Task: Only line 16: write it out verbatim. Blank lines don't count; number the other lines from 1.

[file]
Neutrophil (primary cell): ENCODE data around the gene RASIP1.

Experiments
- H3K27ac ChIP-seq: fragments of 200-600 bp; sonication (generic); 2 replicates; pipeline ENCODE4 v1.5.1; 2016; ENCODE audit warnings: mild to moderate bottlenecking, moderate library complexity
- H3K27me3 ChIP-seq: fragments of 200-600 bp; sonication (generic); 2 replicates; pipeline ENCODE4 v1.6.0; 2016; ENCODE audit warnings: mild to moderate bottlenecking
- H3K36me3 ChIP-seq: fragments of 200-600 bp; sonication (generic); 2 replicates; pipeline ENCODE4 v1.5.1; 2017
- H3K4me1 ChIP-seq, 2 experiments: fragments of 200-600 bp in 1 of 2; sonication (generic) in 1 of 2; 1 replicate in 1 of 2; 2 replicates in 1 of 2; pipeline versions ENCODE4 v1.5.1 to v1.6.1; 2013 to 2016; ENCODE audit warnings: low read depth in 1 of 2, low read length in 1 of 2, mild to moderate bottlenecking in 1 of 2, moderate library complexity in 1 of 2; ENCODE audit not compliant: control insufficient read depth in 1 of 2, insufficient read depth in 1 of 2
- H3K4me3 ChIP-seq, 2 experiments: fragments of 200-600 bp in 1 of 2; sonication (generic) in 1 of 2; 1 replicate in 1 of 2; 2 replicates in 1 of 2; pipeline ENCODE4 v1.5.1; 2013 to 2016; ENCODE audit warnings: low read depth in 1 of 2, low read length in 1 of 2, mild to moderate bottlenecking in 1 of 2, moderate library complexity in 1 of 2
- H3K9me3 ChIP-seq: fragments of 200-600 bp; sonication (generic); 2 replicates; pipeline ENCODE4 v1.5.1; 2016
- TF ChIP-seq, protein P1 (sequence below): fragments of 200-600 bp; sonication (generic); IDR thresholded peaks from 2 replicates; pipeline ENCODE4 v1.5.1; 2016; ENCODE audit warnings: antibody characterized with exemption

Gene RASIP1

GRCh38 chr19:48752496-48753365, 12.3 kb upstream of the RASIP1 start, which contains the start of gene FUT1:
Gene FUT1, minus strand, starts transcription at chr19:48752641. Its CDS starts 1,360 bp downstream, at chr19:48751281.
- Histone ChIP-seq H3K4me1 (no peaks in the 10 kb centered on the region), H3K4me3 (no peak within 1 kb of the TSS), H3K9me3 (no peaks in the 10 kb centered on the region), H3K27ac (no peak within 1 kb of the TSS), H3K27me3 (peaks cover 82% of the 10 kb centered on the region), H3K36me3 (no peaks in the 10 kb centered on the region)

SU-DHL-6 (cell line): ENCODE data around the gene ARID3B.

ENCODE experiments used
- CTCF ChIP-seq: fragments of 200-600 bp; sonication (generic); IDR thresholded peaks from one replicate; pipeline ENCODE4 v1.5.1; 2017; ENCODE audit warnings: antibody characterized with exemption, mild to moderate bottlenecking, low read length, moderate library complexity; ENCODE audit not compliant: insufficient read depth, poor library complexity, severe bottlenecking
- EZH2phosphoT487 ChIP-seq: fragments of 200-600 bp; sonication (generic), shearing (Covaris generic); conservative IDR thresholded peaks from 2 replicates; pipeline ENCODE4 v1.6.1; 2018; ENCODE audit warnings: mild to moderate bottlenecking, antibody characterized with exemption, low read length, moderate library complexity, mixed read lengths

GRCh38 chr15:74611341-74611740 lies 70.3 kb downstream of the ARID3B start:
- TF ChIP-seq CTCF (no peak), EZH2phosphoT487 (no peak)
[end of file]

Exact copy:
- CTCF ChIP-seq: fragments of 200-600 bp; sonication (generic); IDR thresholded peaks from one replicate; pipeline ENCODE4 v1.5.1; 2017; ENCODE audit warnings: antibody characterized with exemption, mild to moderate bottlenecking, low read length, moderate library complexity; ENCODE audit not compliant: insufficient read depth, poor library complexity, severe bottlenecking